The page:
Federer’s failure to win one of the two match points he had on his serve in the 2019 Wimbledon final against Djokovic has to do, on the one hand, with Djokovic’s “grittiness” but even more, and more concretely, with minor mis-steps on Federer’s part. On the first of those two match points, Federer narrowly missed his first serve—which, if he had gotten it in play, would very likely have resulted in his winning the point, and the match—and on the second serve of that point, after Djokovic returned the serve to a spot deep in the middle of the court, Federer attempted to hit the ball back on an angle into Djokovic’s backhand corner, which if it had succeeded would likely have put Djokovic on the run and given the advantage to Federer, with the probable result that Federer would have prevailed. But, in attempting this, Federer “went for a little too much” (hit the ball on too sharp an angle), with the result that the ball landed out and Djokovic won the point. On the next point, Federer’s first serve was in and, in response to a fairly routine return by Djokovic, Federer chose to come to the net, with the aim of finishing the point off quickly with a successful volley that Djokovic could not return (or could return only weakly, setting up Federer to finish off the point with his next shot). But, in this case, Federer’s “approach shot” (the shot he hit to set up his coming to the net) did not have quite enough on it (it was hit toward Djokovic’s forehand corner, but not deeply enough or at a sharp enough angle to force Djokovic into a position where he could only hit a weak shot in return, enabling Federer to finish off the point, and the match, from a solid position at the net). Instead, in response to Federer’s approach shot, Djokovic was able to set up well and hit a forehand winner, which got past Federer at the net and landed securely within the court, beyond the reach of Federer’s attempted forehand volley. From there, a no doubt momentarily deflated Federer lost the next two points and the game—and the chance to finish the match off then and there—although he was far from “folding,” and in fact he continued to fiercely battle Djokovic for another 8 games, before losing the final match-deciding “tie-breaker.”

Again, credit definitely has to go to Djokovic for “hanging tough” and “refusing to fold” when he was on the brink of defeat. But, at least as much, this was a matter of Federer quite understandably feeling the great pressure of being “oh so close” to what would have constituted one of his greatest victories—winning a Grand Slam title, at this late point in his career, in a match against another great player who has dominated Federer for most of the last few years. The result was that, in a situation where literally inches decide things, Federer failed, by the thinnest of margins, to prevail. If Federer had played either of these two match points a little less anxiously, it is very probable that he would have succeeded in winning the match. (With the first match point, Federer could have “gone for a little less” with his first shot after Djokovic’s return of serve—hitting the ball toward Djokovic’s backhand corner but “leaving a little more margin,” to make sure the ball was “in,” while still being an effective shot—and then working from there to gain the advantage in the point and finish it off. With the second match point, here again having an aggressive approach, as Federer did, rather than passive one, is right and necessary—and also difficult, because in a situation like this it is very tempting, and seemingly easier, to just keep the ball in play and hope that the opponent will make a mistake and “give you the point.” But, instead of “coming into the net” right away, Federer could have again “worked the point” a little longer, in order to get a clear advantage and then finish the point by coming to the net or with a winning ground stroke. Or, if Federer were going to come to the net early in the point, as he did following his first shot after Djokovic’s return of serve, then it would probably have been better to hit an “approach shot” into Djokovic’s backhand corner, forcing him to hit a difficult “passing shot,” which could then be volleyed away for the win. Of course—of course!—it is easier to offer these opinions here and now, far removed from the court and the crucial moment of play, and without any of the pressure that inevitably accompanies such a momentous situation, in which a decision has to be made on literally a “split-second” basis; but observations removed from the heat of the moment can be valid and valuable—and, in any case, I could not resist offering these observations here, for whatever they are worth!)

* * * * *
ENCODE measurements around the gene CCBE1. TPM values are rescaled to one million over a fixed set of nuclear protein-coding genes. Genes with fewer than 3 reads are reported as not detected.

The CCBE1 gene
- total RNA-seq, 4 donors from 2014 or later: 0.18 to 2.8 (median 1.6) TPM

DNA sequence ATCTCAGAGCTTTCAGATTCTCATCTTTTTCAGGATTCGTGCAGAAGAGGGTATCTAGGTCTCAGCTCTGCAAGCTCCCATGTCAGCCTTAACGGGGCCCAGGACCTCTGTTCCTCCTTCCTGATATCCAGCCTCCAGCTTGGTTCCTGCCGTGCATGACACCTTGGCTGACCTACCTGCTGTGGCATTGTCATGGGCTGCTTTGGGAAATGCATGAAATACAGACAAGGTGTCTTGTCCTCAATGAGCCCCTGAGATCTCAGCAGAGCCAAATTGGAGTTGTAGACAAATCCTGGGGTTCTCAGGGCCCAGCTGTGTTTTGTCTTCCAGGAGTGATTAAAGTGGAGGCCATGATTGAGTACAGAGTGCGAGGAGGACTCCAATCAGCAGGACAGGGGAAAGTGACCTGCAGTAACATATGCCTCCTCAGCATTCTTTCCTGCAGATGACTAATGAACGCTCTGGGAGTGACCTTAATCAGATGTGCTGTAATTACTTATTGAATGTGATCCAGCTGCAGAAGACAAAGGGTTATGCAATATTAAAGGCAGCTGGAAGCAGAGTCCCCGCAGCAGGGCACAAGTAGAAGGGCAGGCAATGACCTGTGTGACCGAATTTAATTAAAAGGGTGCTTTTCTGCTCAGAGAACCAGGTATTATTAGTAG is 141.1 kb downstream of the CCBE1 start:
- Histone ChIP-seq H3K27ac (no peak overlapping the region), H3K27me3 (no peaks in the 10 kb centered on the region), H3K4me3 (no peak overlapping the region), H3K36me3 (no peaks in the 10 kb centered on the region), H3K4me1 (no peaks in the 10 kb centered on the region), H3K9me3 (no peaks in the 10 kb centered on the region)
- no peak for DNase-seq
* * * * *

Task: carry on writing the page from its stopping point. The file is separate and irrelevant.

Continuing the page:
As I wrote in the main part of this article:

It is remarkable that Federer has been able to retain a powerful competitive spirit, and at the same time an unequaled “cool,” not only during the time when he was the undisputed “number one” in men’s tennis (and frequently referred to then as the Greatest Of All Time) but for many years after that as well. It is one thing to be “hungry” and “focused” when one is young and “rising,” striving to get to the very top of the rankings—or in the situation with Djokovic, who has yet to become, but has openly declared his intention to become, the holder of the most Grand Slam titles and presumably the honor of being declared the Greatest Of All Time—but it is a whole other matter to continue to strive for greatness at the highest level long after one has seemingly achieved all there is to achieve, as has been the case with Federer for some time now.

Ironically, however, that very determination almost certainly results in a feeling of tremendous pressure, especially up against one’s major competitors, in a situation where beating them still has great significance, especially after they have for some time had the upper hand over you, as was the case for Federer in his 2019 Wimbledon championship match against Djokovic.  [back]

 

1. See “Materialism and Romanticism: Can We Do Without Myth?” This is an excerpt from Getting Over the Two Great Humps: Further Thoughts on Conquering the World, which is available in BA’s Collected Works at revcom.us.  [back]

2. Mark Hodgkinson, Fedegraphica, A Graphic Biography of the Genius of Roger Federer, Updated edition, Aurum Press; Revised edition, 2018. “Moves Like A Whisper” is the title of the fourth chapter of this book.  [back]

3. The Constitution for the New Socialist Republic in North America, authored by Bob Avakian, is available at TheBobAvakianInstitute.org and revcom.us.  [back]